“Magnetic resonance imaging (MRI) scans should be used to assess patients with suspected heart disease, rather than standard checks,” reports BBC News today. This story is based on...
“Magnetic resonance imaging (MRI) scans should be used to assess patients with suspected heart disease, rather than standard checks,” reports BBC News today.
This story is based on a large, well-designed study comparing a new technique called cardiovascular magnetic resonance (CMR) imaging against the commonly used alternative test, single-photon emission computed tomography (SPECT). The researchers tested the scan’s ability to diagnose significant coronary heart disease, also looking at how they compared against standard angiography, where dye is introduced into the blood vessels to highlight any blockage or narrowing. The study found that CMR performed as well or better than SPECT on a number of key diagnostic measures. Together with the fact that CMR does not expose patients to ionising radiation, the researchers say the results show that CMR should be more widely adopted.
However, CMR will not be suitable for all patients, including some with medical implants and those who could experience claustrophobia inside the scanner. Further research will also be needed to demonstrate that improved diagnosis through techniques such as CMR actually improves patient outcomes. That said, these results do suggest the technique has merit.
The study was carried out by researchers from the University of Leeds and was funded by the British Heart Foundation. The study was published in the peer-reviewed journal The Lancet.
The coverage by the BBC on this story was accurate, and featured comments from independent experts and explanations of the need for confirmation in other centres, population groups and for an assessment of cost.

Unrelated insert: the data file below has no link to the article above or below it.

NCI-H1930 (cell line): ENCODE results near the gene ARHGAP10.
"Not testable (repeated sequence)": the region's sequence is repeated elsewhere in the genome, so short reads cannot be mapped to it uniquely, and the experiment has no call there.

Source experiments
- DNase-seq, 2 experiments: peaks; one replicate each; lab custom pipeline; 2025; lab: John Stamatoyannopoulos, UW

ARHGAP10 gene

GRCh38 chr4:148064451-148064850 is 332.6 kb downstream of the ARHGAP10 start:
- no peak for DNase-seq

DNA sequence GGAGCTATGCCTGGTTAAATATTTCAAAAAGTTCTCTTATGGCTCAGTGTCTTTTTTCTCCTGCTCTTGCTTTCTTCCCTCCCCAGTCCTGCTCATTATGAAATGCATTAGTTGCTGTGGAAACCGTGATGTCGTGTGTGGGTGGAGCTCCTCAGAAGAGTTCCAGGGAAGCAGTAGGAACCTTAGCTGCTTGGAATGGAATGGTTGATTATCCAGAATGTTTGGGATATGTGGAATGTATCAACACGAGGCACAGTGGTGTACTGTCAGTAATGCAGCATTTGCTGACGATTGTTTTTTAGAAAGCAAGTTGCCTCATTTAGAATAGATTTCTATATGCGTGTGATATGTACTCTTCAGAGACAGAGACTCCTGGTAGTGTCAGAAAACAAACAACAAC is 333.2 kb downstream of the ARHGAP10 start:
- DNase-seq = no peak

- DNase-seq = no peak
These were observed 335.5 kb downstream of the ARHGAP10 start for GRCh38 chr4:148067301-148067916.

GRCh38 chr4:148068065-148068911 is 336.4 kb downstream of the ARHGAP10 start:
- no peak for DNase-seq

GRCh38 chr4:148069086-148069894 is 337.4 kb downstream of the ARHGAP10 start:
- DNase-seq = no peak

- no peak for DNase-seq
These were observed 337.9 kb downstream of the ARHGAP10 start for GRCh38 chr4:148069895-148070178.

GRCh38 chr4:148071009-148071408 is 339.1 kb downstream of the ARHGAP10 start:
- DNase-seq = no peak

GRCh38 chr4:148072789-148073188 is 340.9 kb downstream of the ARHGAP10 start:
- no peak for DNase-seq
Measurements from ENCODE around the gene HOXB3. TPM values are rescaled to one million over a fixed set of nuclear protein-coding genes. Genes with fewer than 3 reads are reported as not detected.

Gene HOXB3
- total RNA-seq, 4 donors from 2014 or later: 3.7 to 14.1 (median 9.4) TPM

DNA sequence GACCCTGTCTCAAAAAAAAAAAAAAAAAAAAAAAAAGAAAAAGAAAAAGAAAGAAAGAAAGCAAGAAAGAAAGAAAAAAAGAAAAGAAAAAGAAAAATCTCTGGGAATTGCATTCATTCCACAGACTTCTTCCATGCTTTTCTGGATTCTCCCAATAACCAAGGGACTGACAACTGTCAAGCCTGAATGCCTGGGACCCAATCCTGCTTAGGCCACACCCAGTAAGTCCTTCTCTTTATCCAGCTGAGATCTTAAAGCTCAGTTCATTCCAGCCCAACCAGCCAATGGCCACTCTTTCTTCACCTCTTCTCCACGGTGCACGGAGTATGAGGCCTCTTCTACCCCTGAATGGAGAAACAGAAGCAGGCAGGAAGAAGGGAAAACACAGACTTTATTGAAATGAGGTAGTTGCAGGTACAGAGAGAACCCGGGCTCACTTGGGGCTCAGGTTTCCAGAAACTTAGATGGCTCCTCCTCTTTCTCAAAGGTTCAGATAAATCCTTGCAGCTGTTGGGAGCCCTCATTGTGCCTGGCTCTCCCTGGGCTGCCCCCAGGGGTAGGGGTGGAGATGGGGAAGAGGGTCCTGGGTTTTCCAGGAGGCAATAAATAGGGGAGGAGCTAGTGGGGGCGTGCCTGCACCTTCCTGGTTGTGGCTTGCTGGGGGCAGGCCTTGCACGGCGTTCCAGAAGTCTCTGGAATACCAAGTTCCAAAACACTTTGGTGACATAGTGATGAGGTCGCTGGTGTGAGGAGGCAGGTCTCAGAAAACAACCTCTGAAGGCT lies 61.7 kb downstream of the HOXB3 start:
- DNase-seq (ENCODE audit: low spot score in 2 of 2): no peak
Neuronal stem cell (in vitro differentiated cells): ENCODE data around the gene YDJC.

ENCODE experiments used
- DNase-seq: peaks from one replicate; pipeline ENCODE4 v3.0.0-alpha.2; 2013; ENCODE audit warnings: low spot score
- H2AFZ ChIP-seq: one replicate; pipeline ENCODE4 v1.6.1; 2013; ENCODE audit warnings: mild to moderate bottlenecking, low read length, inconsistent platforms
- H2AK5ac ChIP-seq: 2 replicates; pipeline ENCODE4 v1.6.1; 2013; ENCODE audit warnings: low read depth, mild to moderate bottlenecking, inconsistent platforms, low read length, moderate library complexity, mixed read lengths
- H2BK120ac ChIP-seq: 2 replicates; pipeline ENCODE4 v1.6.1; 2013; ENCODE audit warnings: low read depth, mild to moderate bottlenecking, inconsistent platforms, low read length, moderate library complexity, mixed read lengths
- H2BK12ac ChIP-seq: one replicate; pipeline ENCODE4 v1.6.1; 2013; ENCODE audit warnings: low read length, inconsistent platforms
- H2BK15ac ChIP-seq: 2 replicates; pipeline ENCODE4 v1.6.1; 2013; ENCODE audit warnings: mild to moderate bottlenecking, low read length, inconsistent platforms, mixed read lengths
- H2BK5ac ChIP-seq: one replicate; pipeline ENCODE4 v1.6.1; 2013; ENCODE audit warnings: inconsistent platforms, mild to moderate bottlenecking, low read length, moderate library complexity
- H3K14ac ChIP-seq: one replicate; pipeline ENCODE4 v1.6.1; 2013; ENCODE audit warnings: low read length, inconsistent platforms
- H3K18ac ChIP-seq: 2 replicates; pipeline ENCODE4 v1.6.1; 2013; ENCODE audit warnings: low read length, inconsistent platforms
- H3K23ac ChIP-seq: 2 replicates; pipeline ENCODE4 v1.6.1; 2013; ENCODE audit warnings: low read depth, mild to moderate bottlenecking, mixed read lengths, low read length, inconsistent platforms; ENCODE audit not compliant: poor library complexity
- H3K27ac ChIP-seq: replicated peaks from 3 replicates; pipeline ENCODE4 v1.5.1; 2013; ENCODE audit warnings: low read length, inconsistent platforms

This was a randomised trial comparing how well two types of non-invasive scanning techniques could diagnose coronary heart disease: a newer test called cardiovascular magnetic resonance (CMR) versus the widely used technique of single-photon emission computed tomography (SPECT).
CMR uses magnetic fields and radio waves to produce images of the inside of the body. It does not use ionising radiation. SPECT requires a radiation-emitting chemical (a radioisotope) to be injected into the bloodstream. The radioactive emissions are detected and used to create an image. This technique exposes patients to small amounts of ionising radiation. Both methods provide functional tests for angina, in that heart function or perfusion is detected after an injection of a chemical that stresses the heart.
Both of these techniques were compared with another imaging technique called X-ray coronary angiography, which acted as the reference standard. In this way, the researchers could directly compare the results of the two scans in a single patient and then turn to X-ray scanning to confirm which was most accurate.